• cream of tartar. Helps the egg whites to hold onto the trapped air bubbles so that the meringue whips up quicker and creates a stable, lofty and glossy state.

Ingredients for the yolk batter

  • cake flour. We use cake flour for its lower protein content. It creates a chiffon cake with a fine and tender crumb. These days, you can find cake flour in most supermarket aisles. It’s also easy to make cake flour from scratch with plain flour and corn starch.
  • baking powder. Leavens the batter and gives the chiffon cake added lift.
  • salt. Balances the sweetness of the sugar and enhances the flavour of the cake.
  • egg yolks. Adds flavour, colour and moisture. Also, egg yolks are a natural emulsifier. They help bind liquids and fats in a cake batter.
  • sugar. Use regular granulated sugar or caster sugar.
  • coconut milk. Canned, boxed or fresh coconut milk works well. Fresh coconut milk can be hard to get your hands on, depending on where you live. I highly recommend using canned or boxed. My favourite brands are KARA (boxed) and Aroy-D (canned).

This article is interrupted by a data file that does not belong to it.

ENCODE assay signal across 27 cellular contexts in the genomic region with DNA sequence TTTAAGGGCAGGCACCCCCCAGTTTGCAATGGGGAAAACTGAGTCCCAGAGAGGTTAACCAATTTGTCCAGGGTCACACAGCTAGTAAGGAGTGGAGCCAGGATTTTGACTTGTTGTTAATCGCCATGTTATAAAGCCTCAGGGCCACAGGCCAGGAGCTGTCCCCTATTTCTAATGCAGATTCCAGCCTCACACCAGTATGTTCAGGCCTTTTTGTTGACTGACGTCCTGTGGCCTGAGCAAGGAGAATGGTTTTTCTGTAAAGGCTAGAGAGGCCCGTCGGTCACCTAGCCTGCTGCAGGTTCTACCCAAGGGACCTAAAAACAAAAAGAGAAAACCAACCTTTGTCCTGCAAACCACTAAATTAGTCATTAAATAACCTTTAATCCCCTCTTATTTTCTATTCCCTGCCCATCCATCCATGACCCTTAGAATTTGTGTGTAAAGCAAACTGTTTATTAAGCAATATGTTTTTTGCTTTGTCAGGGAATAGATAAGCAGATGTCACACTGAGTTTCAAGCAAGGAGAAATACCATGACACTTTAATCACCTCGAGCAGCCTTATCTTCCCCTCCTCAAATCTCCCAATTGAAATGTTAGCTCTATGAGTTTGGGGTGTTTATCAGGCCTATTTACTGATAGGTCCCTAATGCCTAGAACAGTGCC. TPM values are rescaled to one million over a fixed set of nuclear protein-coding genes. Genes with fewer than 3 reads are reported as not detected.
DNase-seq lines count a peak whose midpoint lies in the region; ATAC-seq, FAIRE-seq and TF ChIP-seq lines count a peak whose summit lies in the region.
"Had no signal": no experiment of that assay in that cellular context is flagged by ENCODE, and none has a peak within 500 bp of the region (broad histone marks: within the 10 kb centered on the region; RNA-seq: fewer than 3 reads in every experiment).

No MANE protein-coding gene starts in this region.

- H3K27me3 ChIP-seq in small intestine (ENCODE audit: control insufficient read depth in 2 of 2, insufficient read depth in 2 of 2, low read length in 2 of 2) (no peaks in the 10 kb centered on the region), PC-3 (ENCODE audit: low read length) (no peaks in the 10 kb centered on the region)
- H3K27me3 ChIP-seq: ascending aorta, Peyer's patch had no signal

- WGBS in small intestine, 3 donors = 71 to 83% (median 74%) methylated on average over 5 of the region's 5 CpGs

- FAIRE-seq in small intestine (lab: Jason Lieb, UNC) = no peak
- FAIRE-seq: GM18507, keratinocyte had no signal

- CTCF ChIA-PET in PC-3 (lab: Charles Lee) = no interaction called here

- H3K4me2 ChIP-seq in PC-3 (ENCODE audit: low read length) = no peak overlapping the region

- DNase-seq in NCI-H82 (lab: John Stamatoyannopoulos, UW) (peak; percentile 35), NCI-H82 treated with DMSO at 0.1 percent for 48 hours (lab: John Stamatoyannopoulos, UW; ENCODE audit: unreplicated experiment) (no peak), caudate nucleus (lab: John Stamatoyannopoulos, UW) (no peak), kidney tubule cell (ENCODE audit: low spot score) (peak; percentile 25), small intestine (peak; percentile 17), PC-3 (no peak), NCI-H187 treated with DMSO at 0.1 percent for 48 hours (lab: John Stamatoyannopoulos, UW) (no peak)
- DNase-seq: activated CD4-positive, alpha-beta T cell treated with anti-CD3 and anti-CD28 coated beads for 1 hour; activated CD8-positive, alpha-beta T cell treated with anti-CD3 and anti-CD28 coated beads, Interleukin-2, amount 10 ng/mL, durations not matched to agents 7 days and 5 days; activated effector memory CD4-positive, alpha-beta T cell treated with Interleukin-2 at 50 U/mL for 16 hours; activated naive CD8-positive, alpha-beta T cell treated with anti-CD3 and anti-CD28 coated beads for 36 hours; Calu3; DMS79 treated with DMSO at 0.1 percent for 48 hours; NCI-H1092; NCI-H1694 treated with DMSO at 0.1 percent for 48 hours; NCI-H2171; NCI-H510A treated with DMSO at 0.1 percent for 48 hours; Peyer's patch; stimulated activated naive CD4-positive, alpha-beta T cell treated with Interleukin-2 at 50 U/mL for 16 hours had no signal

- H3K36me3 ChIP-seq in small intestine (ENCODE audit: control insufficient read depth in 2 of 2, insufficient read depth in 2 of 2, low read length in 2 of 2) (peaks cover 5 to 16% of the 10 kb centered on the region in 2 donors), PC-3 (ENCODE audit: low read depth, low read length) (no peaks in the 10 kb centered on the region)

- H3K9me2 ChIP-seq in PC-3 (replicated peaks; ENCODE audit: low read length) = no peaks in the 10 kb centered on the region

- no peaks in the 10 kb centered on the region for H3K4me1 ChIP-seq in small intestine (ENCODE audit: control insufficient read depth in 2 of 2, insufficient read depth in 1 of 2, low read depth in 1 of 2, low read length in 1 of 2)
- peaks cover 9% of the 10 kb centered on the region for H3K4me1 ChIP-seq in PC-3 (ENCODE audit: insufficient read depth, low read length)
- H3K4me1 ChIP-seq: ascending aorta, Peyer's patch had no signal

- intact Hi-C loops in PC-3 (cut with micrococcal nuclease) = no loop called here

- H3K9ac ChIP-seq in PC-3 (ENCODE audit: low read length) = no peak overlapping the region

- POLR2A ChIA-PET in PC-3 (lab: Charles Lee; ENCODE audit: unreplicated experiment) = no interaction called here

• pandan juice (or pandan extract). If you can get fresh or frozen pandan leaves, you can extract natural pandan juice (I’ve included step-by-step instructions below on how to do this).
  • pandan paste. I add pandan paste to infuse the cake with a bolder pandan flavour and colour.
  • oil. Oil, not butter, is what makes a chiffon cake extra moist. Unlike butter cakes, chiffon cakes made with oil stay soft and moist at room temperature without drying out.

Step-by-step: How to make a pandan chiffon cake

If you’ve got fresh or frozen pandan leaves, these are the steps to extract natural pandan juice or natural pandan extract.

However, it’s not a must to use pandan juice to make a pandan chiffon cake. Especially if it’s hard to get your hands on some.

You can use pandan paste or pandan essence for flavouring and replace the pandan juice with an equal amount of water, milk or coconut milk.

Part 1: Extract pandan juice / pandan extract

  • Cut cleaned pandan leaves into 2-cm (1-inch) sections.
  • Place into a blender or food processor and add water.
  • Process into a fine pulp.
  • Scoop out the pulp into a metal sieve, placed over a bowl to catch the juices.
  • Press against the pulp, with the back of a metal spoon to strain the juices.
  • Set aside the amount needed. Store the rest in an air-tight jar and keep chilled for up to 5 days.

For a more distinct pandan flavour, you can get pandan juice in a more concentrated form closer to a pandan extract. Here’s how: